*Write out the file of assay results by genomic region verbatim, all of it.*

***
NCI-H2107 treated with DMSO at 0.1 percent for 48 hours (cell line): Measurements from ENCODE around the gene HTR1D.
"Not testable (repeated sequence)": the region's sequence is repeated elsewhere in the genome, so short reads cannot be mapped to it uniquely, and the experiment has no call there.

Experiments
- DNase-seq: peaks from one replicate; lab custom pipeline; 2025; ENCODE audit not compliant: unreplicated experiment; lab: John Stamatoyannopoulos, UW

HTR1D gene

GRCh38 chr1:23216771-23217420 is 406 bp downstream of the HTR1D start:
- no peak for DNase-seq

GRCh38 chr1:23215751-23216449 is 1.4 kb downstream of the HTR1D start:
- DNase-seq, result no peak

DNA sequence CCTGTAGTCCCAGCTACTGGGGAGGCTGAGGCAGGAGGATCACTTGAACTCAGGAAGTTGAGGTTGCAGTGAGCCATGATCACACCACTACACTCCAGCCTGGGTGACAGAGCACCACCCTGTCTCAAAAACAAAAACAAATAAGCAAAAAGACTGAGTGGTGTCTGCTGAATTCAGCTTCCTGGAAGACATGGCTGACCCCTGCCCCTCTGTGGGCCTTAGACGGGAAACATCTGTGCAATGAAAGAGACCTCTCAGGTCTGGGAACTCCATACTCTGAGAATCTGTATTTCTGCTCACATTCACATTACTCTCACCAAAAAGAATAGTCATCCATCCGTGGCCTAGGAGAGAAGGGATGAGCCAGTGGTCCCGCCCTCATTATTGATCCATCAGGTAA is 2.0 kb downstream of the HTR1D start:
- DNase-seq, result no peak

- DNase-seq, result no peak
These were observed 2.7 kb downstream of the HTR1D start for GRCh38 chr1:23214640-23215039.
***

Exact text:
NCI-H2107 treated with DMSO at 0.1 percent for 48 hours (cell line): Measurements from ENCODE around the gene HTR1D.
"Not testable (repeated sequence)": the region's sequence is repeated elsewhere in the genome, so short reads cannot be mapped to it uniquely, and the experiment has no call there.

Experiments
- DNase-seq: peaks from one replicate; lab custom pipeline; 2025; ENCODE audit not compliant: unreplicated experiment; lab: John Stamatoyannopoulos, UW

HTR1D gene

GRCh38 chr1:23216771-23217420 is 406 bp downstream of the HTR1D start:
- no peak for DNase-seq

GRCh38 chr1:23215751-23216449 is 1.4 kb downstream of the HTR1D start:
- DNase-seq, result no peak

DNA sequence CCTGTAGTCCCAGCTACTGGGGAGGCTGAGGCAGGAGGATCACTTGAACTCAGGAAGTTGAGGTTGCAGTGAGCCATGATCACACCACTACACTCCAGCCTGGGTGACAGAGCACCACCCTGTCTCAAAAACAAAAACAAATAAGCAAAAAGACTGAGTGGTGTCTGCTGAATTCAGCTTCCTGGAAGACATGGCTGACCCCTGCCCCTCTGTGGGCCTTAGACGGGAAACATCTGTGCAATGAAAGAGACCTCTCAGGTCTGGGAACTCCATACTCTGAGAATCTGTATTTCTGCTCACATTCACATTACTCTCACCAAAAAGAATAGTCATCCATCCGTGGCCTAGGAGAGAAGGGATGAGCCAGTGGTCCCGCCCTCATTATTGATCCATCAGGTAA is 2.0 kb downstream of the HTR1D start:
- DNase-seq, result no peak

- DNase-seq, result no peak
These were observed 2.7 kb downstream of the HTR1D start for GRCh38 chr1:23214640-23215039.